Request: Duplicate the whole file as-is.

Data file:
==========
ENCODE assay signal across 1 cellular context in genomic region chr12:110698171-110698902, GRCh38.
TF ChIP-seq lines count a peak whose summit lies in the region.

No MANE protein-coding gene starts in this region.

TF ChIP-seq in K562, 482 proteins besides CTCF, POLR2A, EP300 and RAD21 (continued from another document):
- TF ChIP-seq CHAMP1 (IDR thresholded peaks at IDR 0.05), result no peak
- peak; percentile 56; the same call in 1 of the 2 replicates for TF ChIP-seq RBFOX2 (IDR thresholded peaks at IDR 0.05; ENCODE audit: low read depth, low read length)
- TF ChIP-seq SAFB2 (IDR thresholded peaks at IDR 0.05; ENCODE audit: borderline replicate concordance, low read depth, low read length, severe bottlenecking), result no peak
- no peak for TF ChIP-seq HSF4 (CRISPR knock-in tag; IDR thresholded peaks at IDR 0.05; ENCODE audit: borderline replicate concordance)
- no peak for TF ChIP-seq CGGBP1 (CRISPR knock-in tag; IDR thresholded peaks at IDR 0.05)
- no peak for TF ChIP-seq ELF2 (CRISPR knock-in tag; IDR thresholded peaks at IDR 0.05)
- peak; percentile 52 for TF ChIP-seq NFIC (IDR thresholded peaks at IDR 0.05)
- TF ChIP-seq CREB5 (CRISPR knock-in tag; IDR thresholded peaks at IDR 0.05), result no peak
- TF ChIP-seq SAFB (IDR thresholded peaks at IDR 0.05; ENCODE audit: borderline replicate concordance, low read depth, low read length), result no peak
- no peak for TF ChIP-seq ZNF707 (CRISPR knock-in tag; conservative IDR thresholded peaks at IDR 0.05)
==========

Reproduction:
ENCODE assay signal across 1 cellular context in genomic region chr12:110698171-110698902, GRCh38.
TF ChIP-seq lines count a peak whose summit lies in the region.

No MANE protein-coding gene starts in this region.

TF ChIP-seq in K562, 482 proteins besides CTCF, POLR2A, EP300 and RAD21 (continued from another document):
- TF ChIP-seq CHAMP1 (IDR thresholded peaks at IDR 0.05), result no peak
- peak; percentile 56; the same call in 1 of the 2 replicates for TF ChIP-seq RBFOX2 (IDR thresholded peaks at IDR 0.05; ENCODE audit: low read depth, low read length)
- TF ChIP-seq SAFB2 (IDR thresholded peaks at IDR 0.05; ENCODE audit: borderline replicate concordance, low read depth, low read length, severe bottlenecking), result no peak
- no peak for TF ChIP-seq HSF4 (CRISPR knock-in tag; IDR thresholded peaks at IDR 0.05; ENCODE audit: borderline replicate concordance)
- no peak for TF ChIP-seq CGGBP1 (CRISPR knock-in tag; IDR thresholded peaks at IDR 0.05)
- no peak for TF ChIP-seq ELF2 (CRISPR knock-in tag; IDR thresholded peaks at IDR 0.05)
- peak; percentile 52 for TF ChIP-seq NFIC (IDR thresholded peaks at IDR 0.05)
- TF ChIP-seq CREB5 (CRISPR knock-in tag; IDR thresholded peaks at IDR 0.05), result no peak
- TF ChIP-seq SAFB (IDR thresholded peaks at IDR 0.05; ENCODE audit: borderline replicate concordance, low read depth, low read length), result no peak
- no peak for TF ChIP-seq ZNF707 (CRISPR knock-in tag; conservative IDR thresholded peaks at IDR 0.05)